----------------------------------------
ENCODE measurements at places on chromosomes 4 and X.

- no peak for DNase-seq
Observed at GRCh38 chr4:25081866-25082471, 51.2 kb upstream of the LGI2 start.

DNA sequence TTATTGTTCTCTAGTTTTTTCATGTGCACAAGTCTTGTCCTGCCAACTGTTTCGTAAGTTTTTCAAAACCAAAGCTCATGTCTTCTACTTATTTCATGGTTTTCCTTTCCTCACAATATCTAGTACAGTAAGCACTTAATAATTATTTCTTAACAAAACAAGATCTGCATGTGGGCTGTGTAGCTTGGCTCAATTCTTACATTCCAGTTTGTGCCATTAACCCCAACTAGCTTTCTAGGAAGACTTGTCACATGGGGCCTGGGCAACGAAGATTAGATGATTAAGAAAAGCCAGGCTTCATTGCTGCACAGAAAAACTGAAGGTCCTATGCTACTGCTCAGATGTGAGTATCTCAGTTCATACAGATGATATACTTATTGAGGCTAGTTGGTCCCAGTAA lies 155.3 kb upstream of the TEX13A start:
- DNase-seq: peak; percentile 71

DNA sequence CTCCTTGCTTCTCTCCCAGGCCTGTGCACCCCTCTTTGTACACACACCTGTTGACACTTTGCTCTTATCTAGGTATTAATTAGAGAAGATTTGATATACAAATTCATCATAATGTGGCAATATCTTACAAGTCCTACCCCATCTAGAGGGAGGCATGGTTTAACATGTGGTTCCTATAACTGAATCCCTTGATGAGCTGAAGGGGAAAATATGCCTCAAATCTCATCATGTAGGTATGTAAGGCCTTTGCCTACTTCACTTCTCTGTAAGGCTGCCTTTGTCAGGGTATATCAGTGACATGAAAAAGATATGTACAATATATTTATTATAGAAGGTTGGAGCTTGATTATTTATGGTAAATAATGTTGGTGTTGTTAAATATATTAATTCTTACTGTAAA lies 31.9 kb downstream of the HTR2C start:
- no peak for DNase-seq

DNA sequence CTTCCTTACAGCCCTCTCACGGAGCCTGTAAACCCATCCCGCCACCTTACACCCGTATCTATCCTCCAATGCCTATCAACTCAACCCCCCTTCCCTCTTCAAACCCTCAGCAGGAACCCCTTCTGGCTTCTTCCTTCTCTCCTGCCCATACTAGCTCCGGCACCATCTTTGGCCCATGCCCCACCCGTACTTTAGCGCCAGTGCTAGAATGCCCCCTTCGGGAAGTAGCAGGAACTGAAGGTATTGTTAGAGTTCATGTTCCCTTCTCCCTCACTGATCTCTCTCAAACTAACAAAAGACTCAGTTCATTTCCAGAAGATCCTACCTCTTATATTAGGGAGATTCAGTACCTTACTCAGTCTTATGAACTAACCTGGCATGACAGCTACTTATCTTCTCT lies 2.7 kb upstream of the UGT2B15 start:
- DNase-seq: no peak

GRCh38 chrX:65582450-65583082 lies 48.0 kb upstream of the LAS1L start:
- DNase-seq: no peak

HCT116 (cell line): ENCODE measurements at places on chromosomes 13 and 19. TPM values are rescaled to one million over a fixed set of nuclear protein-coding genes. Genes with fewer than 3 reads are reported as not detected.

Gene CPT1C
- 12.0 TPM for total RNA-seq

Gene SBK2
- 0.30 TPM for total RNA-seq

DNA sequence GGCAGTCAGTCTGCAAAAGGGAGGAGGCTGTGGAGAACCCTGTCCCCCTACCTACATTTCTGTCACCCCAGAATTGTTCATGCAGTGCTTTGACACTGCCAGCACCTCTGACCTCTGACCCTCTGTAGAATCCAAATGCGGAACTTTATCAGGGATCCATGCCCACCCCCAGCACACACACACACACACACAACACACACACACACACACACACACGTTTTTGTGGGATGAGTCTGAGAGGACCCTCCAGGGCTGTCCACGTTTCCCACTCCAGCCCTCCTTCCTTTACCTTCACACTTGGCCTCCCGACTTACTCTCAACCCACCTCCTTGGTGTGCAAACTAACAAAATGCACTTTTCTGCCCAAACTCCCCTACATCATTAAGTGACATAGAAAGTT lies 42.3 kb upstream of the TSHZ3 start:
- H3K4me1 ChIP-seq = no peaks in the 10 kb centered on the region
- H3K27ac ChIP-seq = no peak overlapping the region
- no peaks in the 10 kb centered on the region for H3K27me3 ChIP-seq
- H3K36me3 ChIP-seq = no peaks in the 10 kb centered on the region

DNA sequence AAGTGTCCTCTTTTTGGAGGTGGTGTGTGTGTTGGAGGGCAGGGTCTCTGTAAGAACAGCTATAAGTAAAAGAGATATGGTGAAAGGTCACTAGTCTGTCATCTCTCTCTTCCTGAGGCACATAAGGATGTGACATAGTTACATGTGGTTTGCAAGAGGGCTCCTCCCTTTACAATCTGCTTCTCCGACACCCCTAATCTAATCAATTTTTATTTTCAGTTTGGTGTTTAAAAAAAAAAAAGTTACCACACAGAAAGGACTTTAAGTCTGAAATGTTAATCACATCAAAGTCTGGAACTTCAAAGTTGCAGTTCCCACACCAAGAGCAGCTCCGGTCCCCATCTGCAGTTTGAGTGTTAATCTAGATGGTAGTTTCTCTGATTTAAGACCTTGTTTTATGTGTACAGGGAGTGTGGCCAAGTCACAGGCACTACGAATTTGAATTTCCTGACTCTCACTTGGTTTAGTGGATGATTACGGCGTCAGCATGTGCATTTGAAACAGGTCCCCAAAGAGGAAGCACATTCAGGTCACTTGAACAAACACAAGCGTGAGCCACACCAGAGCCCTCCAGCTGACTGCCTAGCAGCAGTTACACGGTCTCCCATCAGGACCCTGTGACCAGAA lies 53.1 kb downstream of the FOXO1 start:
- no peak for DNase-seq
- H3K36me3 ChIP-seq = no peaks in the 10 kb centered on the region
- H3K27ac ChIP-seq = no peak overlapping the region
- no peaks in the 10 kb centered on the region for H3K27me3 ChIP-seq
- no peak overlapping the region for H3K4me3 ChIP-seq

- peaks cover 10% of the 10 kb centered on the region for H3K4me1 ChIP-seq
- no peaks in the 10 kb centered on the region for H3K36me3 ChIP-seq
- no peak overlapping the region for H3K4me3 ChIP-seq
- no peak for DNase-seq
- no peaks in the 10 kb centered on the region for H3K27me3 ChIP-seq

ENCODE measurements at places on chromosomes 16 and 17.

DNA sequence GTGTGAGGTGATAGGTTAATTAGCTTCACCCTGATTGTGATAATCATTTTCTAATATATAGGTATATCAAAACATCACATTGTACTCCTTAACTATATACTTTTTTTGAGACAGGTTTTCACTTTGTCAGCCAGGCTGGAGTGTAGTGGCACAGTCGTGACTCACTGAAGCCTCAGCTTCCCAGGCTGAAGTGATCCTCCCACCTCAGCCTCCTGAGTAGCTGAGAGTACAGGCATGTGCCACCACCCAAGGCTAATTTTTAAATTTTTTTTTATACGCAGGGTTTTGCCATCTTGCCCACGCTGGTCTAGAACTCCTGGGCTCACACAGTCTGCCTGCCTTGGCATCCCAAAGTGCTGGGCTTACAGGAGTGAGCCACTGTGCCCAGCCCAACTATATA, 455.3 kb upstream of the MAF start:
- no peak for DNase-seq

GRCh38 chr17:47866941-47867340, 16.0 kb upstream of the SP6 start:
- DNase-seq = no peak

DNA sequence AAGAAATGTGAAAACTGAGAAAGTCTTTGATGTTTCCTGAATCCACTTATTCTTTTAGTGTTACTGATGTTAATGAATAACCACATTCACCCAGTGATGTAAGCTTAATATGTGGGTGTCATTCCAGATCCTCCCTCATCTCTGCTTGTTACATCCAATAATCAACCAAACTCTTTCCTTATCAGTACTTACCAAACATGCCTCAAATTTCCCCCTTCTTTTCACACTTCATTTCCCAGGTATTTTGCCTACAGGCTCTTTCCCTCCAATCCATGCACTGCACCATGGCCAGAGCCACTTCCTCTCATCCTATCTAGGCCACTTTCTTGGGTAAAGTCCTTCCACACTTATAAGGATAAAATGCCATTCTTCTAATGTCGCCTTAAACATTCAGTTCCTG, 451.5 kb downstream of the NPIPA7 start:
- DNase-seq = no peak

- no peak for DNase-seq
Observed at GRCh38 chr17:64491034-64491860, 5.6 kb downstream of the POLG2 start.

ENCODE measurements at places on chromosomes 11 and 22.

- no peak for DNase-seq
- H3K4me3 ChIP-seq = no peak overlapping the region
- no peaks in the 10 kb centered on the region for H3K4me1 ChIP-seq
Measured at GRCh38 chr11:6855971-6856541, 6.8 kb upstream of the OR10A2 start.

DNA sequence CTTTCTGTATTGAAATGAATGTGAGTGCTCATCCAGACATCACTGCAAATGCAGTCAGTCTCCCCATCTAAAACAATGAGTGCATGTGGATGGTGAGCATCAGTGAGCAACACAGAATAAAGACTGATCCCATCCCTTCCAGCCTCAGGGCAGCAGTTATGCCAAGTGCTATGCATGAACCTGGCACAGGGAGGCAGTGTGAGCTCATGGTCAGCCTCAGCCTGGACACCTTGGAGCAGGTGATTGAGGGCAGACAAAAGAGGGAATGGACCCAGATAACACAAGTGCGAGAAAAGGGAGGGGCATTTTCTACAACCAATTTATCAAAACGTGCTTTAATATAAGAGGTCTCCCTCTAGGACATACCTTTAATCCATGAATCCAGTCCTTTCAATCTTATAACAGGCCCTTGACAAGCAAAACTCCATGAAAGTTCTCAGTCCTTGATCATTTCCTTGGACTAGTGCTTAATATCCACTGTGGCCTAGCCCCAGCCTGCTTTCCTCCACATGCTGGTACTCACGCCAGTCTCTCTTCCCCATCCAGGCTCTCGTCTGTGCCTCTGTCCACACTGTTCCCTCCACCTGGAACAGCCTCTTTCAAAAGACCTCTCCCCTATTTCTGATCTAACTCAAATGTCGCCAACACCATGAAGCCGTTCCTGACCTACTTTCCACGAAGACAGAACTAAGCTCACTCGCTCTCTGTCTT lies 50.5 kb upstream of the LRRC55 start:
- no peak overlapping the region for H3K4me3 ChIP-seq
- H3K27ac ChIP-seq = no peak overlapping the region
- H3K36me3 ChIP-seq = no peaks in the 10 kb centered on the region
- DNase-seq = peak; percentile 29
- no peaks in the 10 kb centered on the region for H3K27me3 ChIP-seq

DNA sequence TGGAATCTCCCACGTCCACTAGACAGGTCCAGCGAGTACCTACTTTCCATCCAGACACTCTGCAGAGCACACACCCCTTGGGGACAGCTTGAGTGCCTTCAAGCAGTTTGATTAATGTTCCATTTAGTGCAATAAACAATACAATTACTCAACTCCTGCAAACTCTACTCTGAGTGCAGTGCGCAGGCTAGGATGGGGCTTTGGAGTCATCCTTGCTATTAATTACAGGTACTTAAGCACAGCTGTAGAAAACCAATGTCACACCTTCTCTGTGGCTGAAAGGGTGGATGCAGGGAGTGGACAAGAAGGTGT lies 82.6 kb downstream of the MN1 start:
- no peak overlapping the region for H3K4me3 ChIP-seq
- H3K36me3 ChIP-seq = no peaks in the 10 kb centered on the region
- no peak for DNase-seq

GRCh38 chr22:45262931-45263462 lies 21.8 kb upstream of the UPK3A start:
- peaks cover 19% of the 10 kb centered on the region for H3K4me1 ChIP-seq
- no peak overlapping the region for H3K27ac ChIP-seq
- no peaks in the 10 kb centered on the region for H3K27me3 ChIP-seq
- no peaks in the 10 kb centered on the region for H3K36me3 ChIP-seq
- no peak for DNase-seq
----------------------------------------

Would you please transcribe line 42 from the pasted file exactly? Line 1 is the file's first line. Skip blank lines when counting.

ENCODE measurements at places on chromosomes 11 and 22.